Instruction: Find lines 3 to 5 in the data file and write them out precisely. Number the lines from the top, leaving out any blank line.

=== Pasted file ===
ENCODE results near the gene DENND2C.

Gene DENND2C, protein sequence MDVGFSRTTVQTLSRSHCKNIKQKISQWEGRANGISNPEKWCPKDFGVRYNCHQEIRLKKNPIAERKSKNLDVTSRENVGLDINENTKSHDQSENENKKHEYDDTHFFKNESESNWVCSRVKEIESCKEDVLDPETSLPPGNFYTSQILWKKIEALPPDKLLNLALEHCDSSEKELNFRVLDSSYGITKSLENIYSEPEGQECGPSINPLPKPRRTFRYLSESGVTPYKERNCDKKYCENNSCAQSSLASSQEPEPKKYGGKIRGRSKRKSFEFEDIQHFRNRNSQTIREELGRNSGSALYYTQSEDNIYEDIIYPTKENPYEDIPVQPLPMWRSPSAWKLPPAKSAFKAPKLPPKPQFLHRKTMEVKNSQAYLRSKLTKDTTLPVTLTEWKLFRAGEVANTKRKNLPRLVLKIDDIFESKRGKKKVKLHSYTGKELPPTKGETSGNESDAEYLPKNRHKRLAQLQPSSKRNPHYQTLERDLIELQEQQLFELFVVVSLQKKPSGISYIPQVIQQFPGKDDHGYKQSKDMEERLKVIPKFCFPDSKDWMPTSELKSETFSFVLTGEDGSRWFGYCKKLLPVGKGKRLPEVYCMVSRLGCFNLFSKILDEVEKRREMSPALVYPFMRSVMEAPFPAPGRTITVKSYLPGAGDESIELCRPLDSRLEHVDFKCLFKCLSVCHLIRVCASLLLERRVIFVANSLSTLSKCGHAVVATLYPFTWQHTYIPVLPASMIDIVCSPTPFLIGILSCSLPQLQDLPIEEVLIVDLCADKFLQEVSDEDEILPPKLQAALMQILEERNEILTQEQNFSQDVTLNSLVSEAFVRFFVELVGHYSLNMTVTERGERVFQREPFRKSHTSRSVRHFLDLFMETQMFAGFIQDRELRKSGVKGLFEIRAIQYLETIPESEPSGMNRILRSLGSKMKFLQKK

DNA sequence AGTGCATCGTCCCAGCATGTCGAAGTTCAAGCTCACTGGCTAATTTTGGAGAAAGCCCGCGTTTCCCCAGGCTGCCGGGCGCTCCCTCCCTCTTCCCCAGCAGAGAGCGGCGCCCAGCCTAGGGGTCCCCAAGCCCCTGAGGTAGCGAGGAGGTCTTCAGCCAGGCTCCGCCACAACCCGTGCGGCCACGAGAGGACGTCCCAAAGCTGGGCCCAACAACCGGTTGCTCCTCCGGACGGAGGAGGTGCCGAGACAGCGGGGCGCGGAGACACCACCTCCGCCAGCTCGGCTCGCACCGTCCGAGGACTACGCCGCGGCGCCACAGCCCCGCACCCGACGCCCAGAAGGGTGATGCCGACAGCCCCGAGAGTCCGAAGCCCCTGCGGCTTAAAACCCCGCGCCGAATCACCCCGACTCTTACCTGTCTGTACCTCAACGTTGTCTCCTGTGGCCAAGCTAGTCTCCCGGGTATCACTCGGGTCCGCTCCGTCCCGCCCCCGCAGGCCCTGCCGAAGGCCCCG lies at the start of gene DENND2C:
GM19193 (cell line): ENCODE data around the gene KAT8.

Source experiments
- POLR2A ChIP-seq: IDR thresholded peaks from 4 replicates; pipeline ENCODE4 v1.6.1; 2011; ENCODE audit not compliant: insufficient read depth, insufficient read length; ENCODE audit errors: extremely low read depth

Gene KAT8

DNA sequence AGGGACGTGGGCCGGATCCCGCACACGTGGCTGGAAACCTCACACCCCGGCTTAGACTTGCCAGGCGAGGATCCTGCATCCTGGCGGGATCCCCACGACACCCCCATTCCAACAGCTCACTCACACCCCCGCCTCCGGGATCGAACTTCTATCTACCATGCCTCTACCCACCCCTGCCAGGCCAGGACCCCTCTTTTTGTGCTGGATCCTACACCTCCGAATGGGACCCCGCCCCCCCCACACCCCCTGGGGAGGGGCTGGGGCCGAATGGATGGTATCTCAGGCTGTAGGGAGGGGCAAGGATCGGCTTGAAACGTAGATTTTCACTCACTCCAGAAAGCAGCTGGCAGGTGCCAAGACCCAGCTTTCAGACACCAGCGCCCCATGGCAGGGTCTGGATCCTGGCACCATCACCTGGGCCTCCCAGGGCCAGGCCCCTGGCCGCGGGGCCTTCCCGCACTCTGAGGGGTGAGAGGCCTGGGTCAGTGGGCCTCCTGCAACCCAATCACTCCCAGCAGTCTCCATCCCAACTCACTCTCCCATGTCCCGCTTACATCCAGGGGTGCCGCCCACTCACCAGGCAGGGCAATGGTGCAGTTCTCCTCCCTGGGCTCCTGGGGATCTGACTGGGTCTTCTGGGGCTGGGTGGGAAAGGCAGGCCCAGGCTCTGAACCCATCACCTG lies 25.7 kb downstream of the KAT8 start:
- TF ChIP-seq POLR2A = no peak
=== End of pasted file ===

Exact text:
DNA sequence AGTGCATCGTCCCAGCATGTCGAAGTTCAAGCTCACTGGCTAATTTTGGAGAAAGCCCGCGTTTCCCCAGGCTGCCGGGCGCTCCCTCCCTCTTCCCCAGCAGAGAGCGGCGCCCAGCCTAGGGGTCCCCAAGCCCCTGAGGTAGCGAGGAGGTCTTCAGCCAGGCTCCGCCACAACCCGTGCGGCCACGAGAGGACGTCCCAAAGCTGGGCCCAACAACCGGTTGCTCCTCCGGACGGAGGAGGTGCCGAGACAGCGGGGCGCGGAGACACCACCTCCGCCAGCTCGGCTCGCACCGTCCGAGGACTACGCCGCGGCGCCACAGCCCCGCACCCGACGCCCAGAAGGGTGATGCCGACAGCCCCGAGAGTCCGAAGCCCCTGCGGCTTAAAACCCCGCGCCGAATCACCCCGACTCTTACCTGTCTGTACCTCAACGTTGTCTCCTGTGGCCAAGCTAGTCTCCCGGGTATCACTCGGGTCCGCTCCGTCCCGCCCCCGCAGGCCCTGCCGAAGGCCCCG lies at the start of gene DENND2C:
GM19193 (cell line): ENCODE data around the gene KAT8.

Source experiments